Department For International Development
Through an analysis of literature and key informant interviews, this study shows that social welfare in Sri Lanka is rooted in its colonial past and came to represent the post-independence state in 1948. Its values of justice and equity informed the independence struggle, following which came the universal provision of health and education and special assistance for the poorest and most vulnerable sectors. From the 1950s, however, the original values of social justice were reinterpreted in a new language of Sinhala nationalism, ignoring the multi-ethnic character of the Sri Lankan state. By the late 1970s neoliberalism influenced new legitimacy claims in the language of development, and state policies drew on symbols of Sri Lankas ancient irrigation-based civilisation to make new claims to make the country prosperous again. Veiling cutbacks in welfare spending in new promises enabled the government to pre-empt mass dissent and carry forward a programme of market reform. External aid for mega development projects enabled patronage networks to mediate access to state resources, creating new forms of marginalisation and exclusion.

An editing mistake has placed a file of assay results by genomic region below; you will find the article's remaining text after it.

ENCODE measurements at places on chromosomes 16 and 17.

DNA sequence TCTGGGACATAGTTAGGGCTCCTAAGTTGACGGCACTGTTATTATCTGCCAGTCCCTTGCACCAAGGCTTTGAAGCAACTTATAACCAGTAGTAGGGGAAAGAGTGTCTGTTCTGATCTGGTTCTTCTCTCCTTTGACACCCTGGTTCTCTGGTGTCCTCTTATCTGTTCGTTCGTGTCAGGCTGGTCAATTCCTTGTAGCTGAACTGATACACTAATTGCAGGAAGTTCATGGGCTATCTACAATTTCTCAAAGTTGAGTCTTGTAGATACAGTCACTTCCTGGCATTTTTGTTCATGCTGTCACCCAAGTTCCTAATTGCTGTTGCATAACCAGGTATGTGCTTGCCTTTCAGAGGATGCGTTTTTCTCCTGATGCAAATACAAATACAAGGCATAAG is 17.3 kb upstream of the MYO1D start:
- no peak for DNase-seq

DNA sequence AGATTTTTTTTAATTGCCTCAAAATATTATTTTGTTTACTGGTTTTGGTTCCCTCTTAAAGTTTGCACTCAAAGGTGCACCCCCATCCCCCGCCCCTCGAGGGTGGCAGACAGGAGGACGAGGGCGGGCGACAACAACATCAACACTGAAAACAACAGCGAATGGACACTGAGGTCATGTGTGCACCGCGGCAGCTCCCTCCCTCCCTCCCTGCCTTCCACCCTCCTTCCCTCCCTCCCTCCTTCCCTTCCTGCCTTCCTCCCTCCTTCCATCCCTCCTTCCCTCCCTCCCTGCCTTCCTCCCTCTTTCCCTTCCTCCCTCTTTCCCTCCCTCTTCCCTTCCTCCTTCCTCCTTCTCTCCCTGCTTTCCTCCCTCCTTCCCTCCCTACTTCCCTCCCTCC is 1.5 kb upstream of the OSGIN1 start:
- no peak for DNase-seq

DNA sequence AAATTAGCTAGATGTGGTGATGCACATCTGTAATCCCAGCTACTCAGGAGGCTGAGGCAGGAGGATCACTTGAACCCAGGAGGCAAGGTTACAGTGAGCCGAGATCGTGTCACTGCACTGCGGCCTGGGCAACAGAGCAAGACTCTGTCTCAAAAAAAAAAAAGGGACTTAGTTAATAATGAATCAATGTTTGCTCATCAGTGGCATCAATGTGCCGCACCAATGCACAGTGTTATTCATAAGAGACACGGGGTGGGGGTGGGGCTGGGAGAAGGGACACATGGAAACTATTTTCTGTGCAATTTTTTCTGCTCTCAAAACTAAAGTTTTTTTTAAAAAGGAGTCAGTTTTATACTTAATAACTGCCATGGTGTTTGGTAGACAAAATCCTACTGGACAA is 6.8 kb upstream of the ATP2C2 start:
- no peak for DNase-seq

This research is part of the Secure Livelihoods Research Consortium (SLRC) programme
Godamunne, N. (2019) How did social welfare provision (de-)legitimise the post-colonial state in Sri Lanka? Working paper. London: Secure Livelihoods Research Consortium.